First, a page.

Facts & Useful Resources for catching up with The Ethereum Merge

Last Minute Tips to lower the anxiety before The Merge upgrade!

Facts & Useful Resources for catching up with The Ethereum Merge

As The Merge upgrade is approaching, to help node operators, users, and community members Ethereum developers organized multiple community calls to answer questions. We, the team of EtherWorld, bring last minute tips to lower the anxiety related with the upgrade, here is a quick post on the summary to answer a few questions with a bonus of helpful resources.

In this article, we will be sharing common questions with the answers related to Ethereum's The Merge Upgrade.

Before the Merge upgrade, all node operators should update their clients w.r.t. latest releases listed in the official mainnet merge announcement.

Q: Which testnets will shut down after The Merge Upgrade?

Q: What are the updates from the latest Mainnet Shadow Fork?

  • Mainnet Shadow Fork 13 was merged on 9th September 2022. In the last Ethereum's Consensus Layer Call #95, Parithosh told everyone that this would be the last shadow fork before The Merge upgrade. Developers saw that the attestation rate had dropped to ~97%. This was due to some stale data on one node that developers forgot to clear up, and the node thought it was on the wrong shadow fork. Also, No other client incompatibility or issues were seen. We have covered all insights & bugs in all shadow forks in this article: Ethereum Mainnet Shadow Forking: An Overview.

Shadow Forking infographics

Q: What will be the effect of The Merge upgrade?

On Effect
Node Operators An Ethereum Node is a combination of EL & CL clients communicating via Engine API. Both these clients authenticate with each other using a JWT secret. Node operators should refer to their clients' documentation for instructions on generating and configuring this value.
Stakers Validators on the Beacon Chain will need to run an EL client after The Merge in addition to their CL clients. In addition, they should also set the fee recipient as part of their validator client configurations to ensure transaction fees are sent to an address they control.
Developers The Merge will have only minimal impact on a subset of contracts deployed on Ethereum.
Miner After The Merge upgrade, mining will be no longer possible on the Ethereum Network.
Holder Stay Away From Scams!

Q: What are the chances of bugs in the Merge upgrade?

  • So, there is a slight chance of minor issues when The Merge happens. As we have seen in the Bellatrix upgrade, there was a short drop in participation rates. However, developers are confident that they can track and resolve any issue due to continuous The Merge testing and multiple shadow forks.

Q: What will happen to Crypto Exchanges and Mining Pools during The Merge upgrade?

  • Mining Pools can mine all the up to the last PoW block and make sure that the chain has been finalized and has come to a consensus. Similarly, As we have seen in every network upgrade, exchanges typically pause withdrawals and deposits to ensure that the chain has been settled. So, exchanges can pause deposits and withdrawals before the merge up to the point where it's it's finalized and stable.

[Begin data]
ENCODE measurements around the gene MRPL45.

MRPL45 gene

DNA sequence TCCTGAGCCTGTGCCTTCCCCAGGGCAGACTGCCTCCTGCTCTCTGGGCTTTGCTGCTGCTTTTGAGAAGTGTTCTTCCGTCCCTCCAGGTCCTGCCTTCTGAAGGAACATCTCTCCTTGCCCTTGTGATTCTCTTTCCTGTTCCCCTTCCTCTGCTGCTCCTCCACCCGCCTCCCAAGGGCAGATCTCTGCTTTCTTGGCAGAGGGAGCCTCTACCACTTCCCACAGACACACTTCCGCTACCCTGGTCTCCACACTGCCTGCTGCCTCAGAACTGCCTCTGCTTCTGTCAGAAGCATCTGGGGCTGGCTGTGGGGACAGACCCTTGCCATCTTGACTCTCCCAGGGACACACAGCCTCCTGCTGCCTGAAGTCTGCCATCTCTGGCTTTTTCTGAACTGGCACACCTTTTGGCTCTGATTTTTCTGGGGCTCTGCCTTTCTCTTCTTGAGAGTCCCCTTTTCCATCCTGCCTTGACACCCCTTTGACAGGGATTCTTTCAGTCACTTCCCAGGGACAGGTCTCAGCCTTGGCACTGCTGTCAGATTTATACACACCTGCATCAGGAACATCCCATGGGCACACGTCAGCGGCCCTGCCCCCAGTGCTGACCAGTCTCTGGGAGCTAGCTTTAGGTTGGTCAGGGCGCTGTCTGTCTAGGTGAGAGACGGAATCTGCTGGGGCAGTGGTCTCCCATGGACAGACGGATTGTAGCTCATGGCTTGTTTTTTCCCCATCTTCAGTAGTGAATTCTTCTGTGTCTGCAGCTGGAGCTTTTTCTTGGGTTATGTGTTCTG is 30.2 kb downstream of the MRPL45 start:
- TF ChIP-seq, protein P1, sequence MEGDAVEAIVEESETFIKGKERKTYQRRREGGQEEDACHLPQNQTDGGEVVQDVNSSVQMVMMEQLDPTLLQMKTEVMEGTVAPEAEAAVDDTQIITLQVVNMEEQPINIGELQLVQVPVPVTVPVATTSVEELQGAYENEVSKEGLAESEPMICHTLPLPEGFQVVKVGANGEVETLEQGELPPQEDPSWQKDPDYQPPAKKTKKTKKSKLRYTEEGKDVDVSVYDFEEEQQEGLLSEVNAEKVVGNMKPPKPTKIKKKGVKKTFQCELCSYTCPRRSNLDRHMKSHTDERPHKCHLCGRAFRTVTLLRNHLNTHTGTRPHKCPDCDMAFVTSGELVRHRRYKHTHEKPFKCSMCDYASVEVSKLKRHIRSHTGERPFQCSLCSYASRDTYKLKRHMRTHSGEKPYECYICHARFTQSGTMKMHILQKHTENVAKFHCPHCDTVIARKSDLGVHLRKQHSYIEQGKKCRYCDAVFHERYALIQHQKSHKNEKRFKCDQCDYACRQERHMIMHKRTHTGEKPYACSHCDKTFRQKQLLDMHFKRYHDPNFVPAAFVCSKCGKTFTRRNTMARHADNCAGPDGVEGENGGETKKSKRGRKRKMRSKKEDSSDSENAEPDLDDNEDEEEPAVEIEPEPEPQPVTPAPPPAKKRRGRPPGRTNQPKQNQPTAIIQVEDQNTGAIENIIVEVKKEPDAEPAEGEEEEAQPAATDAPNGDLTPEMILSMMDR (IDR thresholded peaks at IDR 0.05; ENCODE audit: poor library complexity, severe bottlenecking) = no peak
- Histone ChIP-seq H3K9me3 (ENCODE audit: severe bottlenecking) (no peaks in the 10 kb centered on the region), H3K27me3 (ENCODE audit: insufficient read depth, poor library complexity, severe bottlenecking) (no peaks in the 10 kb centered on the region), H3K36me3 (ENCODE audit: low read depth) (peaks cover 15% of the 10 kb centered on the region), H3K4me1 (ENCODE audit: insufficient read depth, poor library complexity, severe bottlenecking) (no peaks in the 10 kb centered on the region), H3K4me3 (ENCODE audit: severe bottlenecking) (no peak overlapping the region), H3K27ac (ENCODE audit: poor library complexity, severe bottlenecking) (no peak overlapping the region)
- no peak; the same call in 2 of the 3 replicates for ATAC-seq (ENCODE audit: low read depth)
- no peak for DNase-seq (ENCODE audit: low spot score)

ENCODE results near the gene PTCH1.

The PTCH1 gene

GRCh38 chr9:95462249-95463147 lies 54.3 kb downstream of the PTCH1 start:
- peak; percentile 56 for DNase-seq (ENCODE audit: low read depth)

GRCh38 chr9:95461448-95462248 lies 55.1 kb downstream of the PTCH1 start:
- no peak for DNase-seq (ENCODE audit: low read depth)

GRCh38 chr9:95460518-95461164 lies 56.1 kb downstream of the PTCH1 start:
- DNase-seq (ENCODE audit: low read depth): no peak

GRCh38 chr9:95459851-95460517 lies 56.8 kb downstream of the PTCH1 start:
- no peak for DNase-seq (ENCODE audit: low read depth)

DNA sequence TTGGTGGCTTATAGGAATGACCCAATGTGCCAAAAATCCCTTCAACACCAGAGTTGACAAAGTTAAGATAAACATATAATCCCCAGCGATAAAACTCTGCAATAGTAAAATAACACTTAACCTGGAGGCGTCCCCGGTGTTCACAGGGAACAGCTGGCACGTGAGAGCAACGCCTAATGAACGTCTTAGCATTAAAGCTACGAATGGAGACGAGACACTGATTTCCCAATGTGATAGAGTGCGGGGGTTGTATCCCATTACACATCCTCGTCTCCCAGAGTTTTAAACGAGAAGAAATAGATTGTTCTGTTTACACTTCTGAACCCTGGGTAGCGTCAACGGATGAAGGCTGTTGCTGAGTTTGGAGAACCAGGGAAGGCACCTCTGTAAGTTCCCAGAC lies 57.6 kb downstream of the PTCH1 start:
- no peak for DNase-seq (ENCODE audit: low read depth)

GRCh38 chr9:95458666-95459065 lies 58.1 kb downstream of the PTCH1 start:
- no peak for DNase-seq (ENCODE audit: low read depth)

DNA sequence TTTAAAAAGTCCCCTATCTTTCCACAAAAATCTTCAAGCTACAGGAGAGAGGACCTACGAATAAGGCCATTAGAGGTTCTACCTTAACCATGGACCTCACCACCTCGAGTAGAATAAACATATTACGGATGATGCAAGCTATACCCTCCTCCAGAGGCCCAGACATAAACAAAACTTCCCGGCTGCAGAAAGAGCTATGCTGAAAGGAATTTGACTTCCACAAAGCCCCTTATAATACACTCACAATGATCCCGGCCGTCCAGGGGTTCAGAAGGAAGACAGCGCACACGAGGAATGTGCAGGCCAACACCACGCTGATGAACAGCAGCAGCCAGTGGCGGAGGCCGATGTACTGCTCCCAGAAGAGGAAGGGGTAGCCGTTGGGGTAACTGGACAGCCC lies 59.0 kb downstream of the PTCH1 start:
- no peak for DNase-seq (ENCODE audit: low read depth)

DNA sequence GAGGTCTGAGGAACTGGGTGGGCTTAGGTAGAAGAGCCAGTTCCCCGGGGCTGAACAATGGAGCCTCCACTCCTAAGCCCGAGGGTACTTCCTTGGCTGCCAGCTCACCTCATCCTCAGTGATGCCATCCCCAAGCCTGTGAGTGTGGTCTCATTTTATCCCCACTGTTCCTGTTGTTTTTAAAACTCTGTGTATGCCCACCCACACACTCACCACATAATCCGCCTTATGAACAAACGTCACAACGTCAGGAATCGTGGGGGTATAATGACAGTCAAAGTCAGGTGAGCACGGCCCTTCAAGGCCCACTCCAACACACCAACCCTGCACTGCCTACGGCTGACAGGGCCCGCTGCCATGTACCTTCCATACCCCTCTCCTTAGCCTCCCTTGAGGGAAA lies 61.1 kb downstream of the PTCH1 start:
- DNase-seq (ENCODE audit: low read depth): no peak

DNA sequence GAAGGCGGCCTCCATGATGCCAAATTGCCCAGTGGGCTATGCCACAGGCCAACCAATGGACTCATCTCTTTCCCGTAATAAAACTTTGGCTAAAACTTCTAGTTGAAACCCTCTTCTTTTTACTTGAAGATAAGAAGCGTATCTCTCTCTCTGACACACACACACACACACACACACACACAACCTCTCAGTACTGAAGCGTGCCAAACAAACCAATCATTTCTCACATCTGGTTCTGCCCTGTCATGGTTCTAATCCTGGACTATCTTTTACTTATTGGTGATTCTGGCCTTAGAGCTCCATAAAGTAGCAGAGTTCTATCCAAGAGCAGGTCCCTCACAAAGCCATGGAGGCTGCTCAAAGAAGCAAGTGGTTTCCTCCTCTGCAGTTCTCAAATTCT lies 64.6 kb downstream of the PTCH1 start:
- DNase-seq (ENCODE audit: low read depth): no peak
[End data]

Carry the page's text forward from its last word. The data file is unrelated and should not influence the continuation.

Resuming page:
Q: What if Hash Rate goes down?

  • If hash rate goes down, then we will reach the TTD later and we will have to wait for few more days for The Merge upgrade.

Q: What will happen to infura (as it doesn't supports Engine API)?

  • Engine API is an interface that is used for communication between Consensus Layer and Execution Layer. If a user uses Infura Post Merge, then he will not be able to produce a block and
    and verify the blocks that are being produced by the networks.

Q: Is it now more expensive to run an Ethereum Client?

  • Regular Node Operators will find it much more expensive. Because now they have to run two clients, which is operationally complex. Also, they need to retain the receipt history and block header history. But, previously, they could run several clients as it allowed them to prune history to save space. So, node operators could run it efficiently on 150 gigabytes of disk space. But this will now take atleast 600-700 gigabytes of disk space. Many people previously could run a node and now cannot, so there's a discussion on fixing this issue. It's simple logic that if requirements increase, then fewer people will run the nodes. But client teams are continuously working on different ways to optimize this process.

Q: What if there is a 50% Hash Rate drop?

  • In this case, TTD override will be done. Both EL and CL clients must be upgraded or restarted for TTD Override. The first option is client releases with the new TTD value. The second option is using a specific CLI argument to set the new TTD value, which requires a client restart. Both clients' CL part and EL part are required to be restarted with the new TTD value. This option is supported by all clients and has been tested on several Shadow Forks and the Ropsten Merge.

Q: What is the lightest weight non-validating node setup?

  • According to Parithosh, Nethermind and Nimbus is good combination to save a couple of gigabytes.

Q: Is it possible to run a validator node on Raspberry Pi?

Q: Can users trust on ETH PoW forks?

  • Users should be careful that the chain they interact with is safe and secure. There should be no double spending of funds.

Q: What are the common mistakes which new users do when getting their setup ready for Merge?

  • Users are unaware that they need to run two clients. They are still using old port 8545. They haven't authenticated jwt. They forgot to set the fee recipient. With user feedback, better instructions, and knowledge spread, these struggles will improve over time.


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